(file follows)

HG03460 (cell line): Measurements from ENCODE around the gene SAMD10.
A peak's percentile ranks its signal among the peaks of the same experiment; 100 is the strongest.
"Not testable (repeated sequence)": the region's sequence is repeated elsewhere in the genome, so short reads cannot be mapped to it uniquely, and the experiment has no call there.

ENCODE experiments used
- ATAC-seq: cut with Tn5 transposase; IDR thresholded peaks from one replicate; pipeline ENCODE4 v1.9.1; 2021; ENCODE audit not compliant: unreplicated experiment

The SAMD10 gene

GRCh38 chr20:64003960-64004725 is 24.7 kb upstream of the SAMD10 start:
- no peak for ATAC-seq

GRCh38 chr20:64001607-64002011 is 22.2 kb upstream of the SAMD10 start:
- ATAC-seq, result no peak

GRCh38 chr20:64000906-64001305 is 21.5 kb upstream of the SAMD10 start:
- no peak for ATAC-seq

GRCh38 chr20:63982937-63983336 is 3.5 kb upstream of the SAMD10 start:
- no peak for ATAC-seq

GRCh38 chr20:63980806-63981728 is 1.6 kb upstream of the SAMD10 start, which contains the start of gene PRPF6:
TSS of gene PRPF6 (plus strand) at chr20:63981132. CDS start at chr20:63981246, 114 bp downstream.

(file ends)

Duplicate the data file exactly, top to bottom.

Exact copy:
HG03460 (cell line): Measurements from ENCODE around the gene SAMD10.
A peak's percentile ranks its signal among the peaks of the same experiment; 100 is the strongest.
"Not testable (repeated sequence)": the region's sequence is repeated elsewhere in the genome, so short reads cannot be mapped to it uniquely, and the experiment has no call there.

ENCODE experiments used
- ATAC-seq: cut with Tn5 transposase; IDR thresholded peaks from one replicate; pipeline ENCODE4 v1.9.1; 2021; ENCODE audit not compliant: unreplicated experiment

The SAMD10 gene

GRCh38 chr20:64003960-64004725 is 24.7 kb upstream of the SAMD10 start:
- no peak for ATAC-seq

GRCh38 chr20:64001607-64002011 is 22.2 kb upstream of the SAMD10 start:
- ATAC-seq, result no peak

GRCh38 chr20:64000906-64001305 is 21.5 kb upstream of the SAMD10 start:
- no peak for ATAC-seq

GRCh38 chr20:63982937-63983336 is 3.5 kb upstream of the SAMD10 start:
- no peak for ATAC-seq

GRCh38 chr20:63980806-63981728 is 1.6 kb upstream of the SAMD10 start, which contains the start of gene PRPF6:
TSS of gene PRPF6 (plus strand) at chr20:63981132. CDS start at chr20:63981246, 114 bp downstream.